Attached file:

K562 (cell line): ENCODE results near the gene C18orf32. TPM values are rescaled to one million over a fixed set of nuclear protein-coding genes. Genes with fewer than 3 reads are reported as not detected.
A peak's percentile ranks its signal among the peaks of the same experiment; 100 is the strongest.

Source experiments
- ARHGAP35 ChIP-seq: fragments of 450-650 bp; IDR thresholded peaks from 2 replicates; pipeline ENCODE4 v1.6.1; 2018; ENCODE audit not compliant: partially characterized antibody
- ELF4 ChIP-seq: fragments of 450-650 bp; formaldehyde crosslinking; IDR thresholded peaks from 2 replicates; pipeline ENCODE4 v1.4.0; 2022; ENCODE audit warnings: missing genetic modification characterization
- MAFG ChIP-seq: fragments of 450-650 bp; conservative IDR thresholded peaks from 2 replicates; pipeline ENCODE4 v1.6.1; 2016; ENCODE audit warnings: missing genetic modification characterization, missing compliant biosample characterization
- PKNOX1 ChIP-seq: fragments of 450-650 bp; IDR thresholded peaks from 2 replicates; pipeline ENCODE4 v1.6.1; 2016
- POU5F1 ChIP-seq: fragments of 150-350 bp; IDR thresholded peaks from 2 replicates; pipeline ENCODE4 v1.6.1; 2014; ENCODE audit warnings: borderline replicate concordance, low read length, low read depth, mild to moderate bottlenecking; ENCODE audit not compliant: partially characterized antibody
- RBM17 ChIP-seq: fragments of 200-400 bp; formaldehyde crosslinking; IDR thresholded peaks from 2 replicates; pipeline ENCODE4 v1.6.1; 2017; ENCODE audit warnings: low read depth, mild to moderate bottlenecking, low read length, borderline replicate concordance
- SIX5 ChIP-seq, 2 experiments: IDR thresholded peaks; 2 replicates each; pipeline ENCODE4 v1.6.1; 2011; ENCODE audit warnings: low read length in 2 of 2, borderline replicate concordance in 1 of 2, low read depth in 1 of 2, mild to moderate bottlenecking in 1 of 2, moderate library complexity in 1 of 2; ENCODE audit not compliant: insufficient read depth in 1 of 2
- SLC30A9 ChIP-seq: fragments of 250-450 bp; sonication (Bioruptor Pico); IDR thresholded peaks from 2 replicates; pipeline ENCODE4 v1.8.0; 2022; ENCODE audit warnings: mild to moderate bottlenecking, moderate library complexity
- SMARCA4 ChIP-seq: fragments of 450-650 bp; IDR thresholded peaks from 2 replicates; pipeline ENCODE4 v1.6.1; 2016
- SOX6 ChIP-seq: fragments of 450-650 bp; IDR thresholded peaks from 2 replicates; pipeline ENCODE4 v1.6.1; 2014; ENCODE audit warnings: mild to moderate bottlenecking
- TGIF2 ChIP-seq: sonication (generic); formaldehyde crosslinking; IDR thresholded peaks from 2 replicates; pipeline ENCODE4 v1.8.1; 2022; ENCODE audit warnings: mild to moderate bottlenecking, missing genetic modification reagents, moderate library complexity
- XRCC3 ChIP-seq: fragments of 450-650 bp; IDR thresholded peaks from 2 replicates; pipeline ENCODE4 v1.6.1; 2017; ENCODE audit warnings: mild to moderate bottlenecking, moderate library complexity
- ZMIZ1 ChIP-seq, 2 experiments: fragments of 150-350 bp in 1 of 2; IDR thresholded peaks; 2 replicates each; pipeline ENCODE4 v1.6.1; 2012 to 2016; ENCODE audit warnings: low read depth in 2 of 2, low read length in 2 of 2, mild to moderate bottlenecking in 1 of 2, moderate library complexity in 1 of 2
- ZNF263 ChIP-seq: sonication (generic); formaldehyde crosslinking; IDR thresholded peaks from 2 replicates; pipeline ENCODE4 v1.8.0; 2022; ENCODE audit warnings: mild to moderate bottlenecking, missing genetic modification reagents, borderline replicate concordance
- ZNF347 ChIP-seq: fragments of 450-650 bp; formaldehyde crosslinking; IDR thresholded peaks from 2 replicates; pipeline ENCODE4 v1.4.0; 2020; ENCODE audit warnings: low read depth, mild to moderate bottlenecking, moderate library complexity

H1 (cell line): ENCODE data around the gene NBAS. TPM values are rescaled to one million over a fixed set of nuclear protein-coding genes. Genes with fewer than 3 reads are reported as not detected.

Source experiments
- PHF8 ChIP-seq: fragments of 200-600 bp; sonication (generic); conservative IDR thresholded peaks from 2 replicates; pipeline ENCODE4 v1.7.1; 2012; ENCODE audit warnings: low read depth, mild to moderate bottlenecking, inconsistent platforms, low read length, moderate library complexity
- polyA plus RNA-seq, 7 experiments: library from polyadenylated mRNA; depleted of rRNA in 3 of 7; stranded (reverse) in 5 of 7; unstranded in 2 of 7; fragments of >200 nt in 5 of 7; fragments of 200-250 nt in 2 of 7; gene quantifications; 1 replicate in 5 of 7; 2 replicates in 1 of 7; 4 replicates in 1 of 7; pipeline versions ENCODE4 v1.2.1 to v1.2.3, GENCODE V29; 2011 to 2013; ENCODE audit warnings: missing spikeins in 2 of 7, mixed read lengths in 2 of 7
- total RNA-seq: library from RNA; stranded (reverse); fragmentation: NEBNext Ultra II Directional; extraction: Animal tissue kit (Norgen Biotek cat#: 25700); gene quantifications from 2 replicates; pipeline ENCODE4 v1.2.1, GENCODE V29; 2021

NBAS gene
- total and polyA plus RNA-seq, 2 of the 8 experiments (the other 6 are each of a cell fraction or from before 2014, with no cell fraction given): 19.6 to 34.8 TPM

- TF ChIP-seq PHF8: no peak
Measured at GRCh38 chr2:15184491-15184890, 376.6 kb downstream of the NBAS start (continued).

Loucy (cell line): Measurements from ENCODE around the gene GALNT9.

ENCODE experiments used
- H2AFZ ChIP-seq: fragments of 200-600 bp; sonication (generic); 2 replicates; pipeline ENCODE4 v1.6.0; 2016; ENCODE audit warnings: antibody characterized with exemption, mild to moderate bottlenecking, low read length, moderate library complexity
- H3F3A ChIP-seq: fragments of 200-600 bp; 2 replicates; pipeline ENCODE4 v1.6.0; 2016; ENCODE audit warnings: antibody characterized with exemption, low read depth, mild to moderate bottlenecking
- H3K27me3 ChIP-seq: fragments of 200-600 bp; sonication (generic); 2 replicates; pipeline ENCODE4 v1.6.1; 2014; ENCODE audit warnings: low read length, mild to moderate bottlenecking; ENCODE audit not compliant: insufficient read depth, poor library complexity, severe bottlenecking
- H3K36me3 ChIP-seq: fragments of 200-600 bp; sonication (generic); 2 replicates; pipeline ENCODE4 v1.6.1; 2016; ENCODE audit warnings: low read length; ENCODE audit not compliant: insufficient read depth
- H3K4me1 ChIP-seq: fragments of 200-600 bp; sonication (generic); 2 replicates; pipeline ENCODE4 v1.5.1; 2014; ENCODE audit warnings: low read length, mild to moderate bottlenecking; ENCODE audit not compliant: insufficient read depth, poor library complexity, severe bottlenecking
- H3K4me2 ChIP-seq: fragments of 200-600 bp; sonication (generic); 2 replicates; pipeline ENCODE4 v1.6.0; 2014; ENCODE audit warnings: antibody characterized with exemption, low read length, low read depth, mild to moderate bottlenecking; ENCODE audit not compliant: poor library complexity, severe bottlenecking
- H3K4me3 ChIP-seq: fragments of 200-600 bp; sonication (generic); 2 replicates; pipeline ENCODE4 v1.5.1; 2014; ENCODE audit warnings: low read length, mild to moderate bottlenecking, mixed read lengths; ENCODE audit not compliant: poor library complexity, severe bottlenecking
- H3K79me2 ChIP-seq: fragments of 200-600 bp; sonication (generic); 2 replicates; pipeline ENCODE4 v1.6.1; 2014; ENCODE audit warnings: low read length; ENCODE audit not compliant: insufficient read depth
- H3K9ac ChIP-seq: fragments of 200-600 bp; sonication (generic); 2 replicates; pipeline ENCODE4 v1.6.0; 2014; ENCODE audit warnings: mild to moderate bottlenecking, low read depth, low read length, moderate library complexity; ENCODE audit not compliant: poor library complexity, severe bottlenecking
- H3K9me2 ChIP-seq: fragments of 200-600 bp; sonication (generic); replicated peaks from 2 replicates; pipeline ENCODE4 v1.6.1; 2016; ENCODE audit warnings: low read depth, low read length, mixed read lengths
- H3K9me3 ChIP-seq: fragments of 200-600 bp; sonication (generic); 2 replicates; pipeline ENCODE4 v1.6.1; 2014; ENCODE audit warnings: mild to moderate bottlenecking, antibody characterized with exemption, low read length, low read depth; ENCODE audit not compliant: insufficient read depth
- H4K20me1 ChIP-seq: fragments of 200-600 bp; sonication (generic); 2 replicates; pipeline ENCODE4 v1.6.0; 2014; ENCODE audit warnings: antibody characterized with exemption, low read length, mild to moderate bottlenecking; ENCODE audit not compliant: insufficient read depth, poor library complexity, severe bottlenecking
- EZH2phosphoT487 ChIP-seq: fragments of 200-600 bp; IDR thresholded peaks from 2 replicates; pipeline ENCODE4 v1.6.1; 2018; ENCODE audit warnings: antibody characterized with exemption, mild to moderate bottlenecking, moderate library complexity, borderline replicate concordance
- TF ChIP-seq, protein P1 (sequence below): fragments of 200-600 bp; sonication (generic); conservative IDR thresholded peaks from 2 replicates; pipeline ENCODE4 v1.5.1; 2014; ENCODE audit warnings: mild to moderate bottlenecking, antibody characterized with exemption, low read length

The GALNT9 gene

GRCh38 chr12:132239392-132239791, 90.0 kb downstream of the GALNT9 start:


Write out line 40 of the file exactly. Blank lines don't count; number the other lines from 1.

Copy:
- H3K9me3 ChIP-seq: fragments of 200-600 bp; sonication (generic); 2 replicates; pipeline ENCODE4 v1.6.1; 2014; ENCODE audit warnings: mild to moderate bottlenecking, antibody characterized with exemption, low read length, low read depth; ENCODE audit not compliant: insufficient read depth